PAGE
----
Other hymns focus on the gifts and the fruits of the Spirit – as outlined by St Paul in his epistles. So we read in the hymn beginning “Eternal Ruler of the ceaseless round” the prayer that “we would be one in hatred of all wrong, one in our love of all things sweet and fair, one with the joy that breaketh into song, one with the grief that trembles into prayer…” I particularly like the idea of “grief trembling into prayer”. (And as an aside, I often find myself, as I know our welcomers do, encouraging people to light a candle when they want to pray, but don’t know what to say.) The hymn “Gracious Spirit, Holy Ghost”, based on 1 Corinthians 13, reminds us that it is the Spirit who gives that greatest of all gifts, love. “Faith and hope and love we see joining hand in hand agree; but the greatest of the three, and the best, is love.”

A relatively new hymn in our hymn book (Common Praise) is one written by Carl Daw. To a simple unison, and very singable, melody we read, “Like the murmur of the dove’s song, like the challenge of her flight, like the vigour of the wind’s rush, like the new flame’s eager might: Come, Holy Spirit, come.” Perhaps not unexpectedly, this hymn echoes sentiments found in some of the much older hymns, including one from the 8th century where we read, “Descend, O heavenly Dove, abide with us always; and in the fullness of thy love cleanse us, we pray.”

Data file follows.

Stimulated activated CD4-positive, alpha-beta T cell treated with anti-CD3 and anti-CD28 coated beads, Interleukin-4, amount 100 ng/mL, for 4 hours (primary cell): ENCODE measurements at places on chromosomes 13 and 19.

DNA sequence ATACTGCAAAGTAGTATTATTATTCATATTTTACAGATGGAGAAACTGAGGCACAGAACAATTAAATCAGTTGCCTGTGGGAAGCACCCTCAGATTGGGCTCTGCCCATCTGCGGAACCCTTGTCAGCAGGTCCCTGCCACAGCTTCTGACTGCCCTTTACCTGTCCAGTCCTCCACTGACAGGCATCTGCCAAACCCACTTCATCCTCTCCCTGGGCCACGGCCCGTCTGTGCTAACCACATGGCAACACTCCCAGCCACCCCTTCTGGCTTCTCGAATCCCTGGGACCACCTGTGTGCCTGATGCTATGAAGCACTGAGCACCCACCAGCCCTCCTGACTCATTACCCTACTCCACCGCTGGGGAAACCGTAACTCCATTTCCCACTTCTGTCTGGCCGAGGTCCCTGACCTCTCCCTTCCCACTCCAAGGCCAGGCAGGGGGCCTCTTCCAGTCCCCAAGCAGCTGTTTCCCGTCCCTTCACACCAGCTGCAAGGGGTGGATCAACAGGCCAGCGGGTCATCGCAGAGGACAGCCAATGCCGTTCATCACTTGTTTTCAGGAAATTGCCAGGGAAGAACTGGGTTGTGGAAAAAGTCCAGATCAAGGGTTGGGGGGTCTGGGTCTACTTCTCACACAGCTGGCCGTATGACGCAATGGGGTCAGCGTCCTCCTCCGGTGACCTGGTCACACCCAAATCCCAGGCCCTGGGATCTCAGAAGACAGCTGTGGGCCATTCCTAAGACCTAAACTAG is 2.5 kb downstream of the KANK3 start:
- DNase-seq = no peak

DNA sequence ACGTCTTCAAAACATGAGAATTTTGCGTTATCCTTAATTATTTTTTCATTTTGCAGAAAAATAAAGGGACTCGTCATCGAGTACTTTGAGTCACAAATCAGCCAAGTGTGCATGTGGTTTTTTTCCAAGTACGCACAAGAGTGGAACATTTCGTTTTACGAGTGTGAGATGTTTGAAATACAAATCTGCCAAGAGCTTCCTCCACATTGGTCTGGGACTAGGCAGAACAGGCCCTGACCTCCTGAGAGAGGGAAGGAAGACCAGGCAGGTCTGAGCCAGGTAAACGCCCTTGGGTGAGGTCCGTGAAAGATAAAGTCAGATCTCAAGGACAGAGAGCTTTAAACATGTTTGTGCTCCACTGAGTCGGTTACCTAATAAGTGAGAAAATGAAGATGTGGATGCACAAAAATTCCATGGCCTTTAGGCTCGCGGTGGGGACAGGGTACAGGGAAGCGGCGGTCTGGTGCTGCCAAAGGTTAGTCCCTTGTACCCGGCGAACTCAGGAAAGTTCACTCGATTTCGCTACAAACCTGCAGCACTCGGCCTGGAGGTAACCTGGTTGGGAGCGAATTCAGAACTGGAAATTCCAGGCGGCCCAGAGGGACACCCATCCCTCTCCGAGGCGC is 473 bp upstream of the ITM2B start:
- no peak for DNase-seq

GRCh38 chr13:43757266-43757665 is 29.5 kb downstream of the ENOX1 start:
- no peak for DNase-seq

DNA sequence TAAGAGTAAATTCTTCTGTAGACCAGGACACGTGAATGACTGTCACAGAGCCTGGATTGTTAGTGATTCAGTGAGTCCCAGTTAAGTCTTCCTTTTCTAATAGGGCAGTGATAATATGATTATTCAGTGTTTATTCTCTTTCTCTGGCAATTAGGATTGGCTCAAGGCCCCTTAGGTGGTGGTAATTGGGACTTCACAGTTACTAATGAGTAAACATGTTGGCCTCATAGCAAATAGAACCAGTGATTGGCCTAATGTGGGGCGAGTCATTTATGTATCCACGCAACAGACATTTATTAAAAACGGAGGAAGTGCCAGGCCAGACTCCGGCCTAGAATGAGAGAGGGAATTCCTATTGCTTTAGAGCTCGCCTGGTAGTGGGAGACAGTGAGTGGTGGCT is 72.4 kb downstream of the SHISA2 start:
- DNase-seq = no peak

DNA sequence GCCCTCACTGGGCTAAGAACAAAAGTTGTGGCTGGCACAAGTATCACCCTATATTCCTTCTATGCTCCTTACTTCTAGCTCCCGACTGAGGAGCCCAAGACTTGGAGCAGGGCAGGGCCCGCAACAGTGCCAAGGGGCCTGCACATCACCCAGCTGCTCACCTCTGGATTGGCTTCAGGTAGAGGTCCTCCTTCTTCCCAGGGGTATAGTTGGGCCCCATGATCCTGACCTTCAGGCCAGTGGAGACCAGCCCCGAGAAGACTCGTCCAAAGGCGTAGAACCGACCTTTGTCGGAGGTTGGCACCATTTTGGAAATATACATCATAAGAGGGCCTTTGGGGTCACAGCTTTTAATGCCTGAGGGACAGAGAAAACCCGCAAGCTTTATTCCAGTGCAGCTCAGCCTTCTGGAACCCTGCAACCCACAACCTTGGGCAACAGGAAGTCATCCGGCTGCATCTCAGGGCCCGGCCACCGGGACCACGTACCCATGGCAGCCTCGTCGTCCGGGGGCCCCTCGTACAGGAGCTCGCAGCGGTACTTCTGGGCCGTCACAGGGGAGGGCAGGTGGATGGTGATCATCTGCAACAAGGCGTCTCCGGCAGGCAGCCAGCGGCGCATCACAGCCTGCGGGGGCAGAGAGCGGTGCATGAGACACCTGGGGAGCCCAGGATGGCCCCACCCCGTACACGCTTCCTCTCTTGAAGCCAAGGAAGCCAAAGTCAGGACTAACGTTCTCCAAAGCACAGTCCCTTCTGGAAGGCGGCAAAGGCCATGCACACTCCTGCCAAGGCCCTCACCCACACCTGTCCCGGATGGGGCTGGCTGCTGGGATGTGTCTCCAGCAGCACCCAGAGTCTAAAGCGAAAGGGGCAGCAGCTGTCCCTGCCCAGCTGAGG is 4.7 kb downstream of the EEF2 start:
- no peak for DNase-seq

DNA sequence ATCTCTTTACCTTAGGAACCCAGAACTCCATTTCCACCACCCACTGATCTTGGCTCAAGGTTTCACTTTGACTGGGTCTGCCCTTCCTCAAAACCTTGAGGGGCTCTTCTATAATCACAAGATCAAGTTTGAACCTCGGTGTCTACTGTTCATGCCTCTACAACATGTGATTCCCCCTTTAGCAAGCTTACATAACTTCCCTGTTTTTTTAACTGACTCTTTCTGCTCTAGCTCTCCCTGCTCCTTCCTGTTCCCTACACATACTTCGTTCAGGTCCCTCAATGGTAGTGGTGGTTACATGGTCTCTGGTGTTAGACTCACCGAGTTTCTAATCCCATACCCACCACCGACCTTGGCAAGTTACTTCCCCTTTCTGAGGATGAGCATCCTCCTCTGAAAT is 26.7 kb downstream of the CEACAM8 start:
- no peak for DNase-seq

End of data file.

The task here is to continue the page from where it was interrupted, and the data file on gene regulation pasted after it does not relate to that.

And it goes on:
Some Holy Spirit hymns are so closely associated with particular tunes it is difficult to think of them being sung to anything else. “O thou who camest from above the fire celestial to impart, kindle a flame of sacred love on the mean altar of my heart” can surely only be sung to “Hereford”. I love the 2nd verse, “There let it for thy glory burn with inextinguishable blaze, and trembling to its source return in humble prayer and fervent praise.” I can’t really imagine singing “Come down, O love divine” to anything other than Down Ampney, even if the hymnbook offers an alternate tune.